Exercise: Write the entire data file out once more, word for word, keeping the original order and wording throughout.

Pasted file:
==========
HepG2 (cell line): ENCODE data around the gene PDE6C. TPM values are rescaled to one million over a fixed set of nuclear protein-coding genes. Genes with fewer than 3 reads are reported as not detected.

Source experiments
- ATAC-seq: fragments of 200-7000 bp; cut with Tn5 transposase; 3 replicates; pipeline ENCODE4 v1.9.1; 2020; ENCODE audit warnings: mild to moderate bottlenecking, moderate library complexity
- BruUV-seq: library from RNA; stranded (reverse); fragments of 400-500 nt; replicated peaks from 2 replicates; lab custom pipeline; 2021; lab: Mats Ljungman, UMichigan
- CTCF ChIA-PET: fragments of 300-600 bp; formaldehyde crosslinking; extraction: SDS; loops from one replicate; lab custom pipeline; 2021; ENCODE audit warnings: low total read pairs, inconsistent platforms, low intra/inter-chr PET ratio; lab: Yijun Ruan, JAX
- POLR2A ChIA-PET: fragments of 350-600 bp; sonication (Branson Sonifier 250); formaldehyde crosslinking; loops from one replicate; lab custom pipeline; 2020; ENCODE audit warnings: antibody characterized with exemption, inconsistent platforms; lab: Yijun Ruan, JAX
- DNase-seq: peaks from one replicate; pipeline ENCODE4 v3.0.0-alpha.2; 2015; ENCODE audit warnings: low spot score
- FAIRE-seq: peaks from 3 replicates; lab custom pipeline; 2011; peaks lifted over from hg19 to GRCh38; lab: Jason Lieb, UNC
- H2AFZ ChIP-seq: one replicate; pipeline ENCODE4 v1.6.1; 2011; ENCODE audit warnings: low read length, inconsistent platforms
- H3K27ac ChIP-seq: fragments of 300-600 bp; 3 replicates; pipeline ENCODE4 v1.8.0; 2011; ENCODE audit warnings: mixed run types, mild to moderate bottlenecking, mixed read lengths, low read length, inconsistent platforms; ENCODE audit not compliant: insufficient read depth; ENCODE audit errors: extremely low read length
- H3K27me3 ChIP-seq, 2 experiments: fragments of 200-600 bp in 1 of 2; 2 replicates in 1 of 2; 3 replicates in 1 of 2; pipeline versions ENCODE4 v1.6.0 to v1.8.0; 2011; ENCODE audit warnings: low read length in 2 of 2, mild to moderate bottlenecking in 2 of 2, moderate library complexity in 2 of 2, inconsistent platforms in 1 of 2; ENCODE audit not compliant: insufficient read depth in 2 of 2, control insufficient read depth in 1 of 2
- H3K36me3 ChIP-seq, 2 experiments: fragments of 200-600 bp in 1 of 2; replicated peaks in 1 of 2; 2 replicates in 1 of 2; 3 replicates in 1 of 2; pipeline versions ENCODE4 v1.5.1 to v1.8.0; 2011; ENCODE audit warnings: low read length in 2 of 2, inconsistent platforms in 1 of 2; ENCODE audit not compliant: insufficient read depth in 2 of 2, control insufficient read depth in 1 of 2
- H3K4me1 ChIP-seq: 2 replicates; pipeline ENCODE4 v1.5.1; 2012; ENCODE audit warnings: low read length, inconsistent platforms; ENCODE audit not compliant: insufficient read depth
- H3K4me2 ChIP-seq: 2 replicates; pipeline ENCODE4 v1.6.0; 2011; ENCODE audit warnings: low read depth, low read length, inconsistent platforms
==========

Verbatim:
HepG2 (cell line): ENCODE data around the gene PDE6C. TPM values are rescaled to one million over a fixed set of nuclear protein-coding genes. Genes with fewer than 3 reads are reported as not detected.

Source experiments
- ATAC-seq: fragments of 200-7000 bp; cut with Tn5 transposase; 3 replicates; pipeline ENCODE4 v1.9.1; 2020; ENCODE audit warnings: mild to moderate bottlenecking, moderate library complexity
- BruUV-seq: library from RNA; stranded (reverse); fragments of 400-500 nt; replicated peaks from 2 replicates; lab custom pipeline; 2021; lab: Mats Ljungman, UMichigan
- CTCF ChIA-PET: fragments of 300-600 bp; formaldehyde crosslinking; extraction: SDS; loops from one replicate; lab custom pipeline; 2021; ENCODE audit warnings: low total read pairs, inconsistent platforms, low intra/inter-chr PET ratio; lab: Yijun Ruan, JAX
- POLR2A ChIA-PET: fragments of 350-600 bp; sonication (Branson Sonifier 250); formaldehyde crosslinking; loops from one replicate; lab custom pipeline; 2020; ENCODE audit warnings: antibody characterized with exemption, inconsistent platforms; lab: Yijun Ruan, JAX
- DNase-seq: peaks from one replicate; pipeline ENCODE4 v3.0.0-alpha.2; 2015; ENCODE audit warnings: low spot score
- FAIRE-seq: peaks from 3 replicates; lab custom pipeline; 2011; peaks lifted over from hg19 to GRCh38; lab: Jason Lieb, UNC
- H2AFZ ChIP-seq: one replicate; pipeline ENCODE4 v1.6.1; 2011; ENCODE audit warnings: low read length, inconsistent platforms
- H3K27ac ChIP-seq: fragments of 300-600 bp; 3 replicates; pipeline ENCODE4 v1.8.0; 2011; ENCODE audit warnings: mixed run types, mild to moderate bottlenecking, mixed read lengths, low read length, inconsistent platforms; ENCODE audit not compliant: insufficient read depth; ENCODE audit errors: extremely low read length
- H3K27me3 ChIP-seq, 2 experiments: fragments of 200-600 bp in 1 of 2; 2 replicates in 1 of 2; 3 replicates in 1 of 2; pipeline versions ENCODE4 v1.6.0 to v1.8.0; 2011; ENCODE audit warnings: low read length in 2 of 2, mild to moderate bottlenecking in 2 of 2, moderate library complexity in 2 of 2, inconsistent platforms in 1 of 2; ENCODE audit not compliant: insufficient read depth in 2 of 2, control insufficient read depth in 1 of 2
- H3K36me3 ChIP-seq, 2 experiments: fragments of 200-600 bp in 1 of 2; replicated peaks in 1 of 2; 2 replicates in 1 of 2; 3 replicates in 1 of 2; pipeline versions ENCODE4 v1.5.1 to v1.8.0; 2011; ENCODE audit warnings: low read length in 2 of 2, inconsistent platforms in 1 of 2; ENCODE audit not compliant: insufficient read depth in 2 of 2, control insufficient read depth in 1 of 2
- H3K4me1 ChIP-seq: 2 replicates; pipeline ENCODE4 v1.5.1; 2012; ENCODE audit warnings: low read length, inconsistent platforms; ENCODE audit not compliant: insufficient read depth
- H3K4me2 ChIP-seq: 2 replicates; pipeline ENCODE4 v1.6.0; 2011; ENCODE audit warnings: low read depth, low read length, inconsistent platforms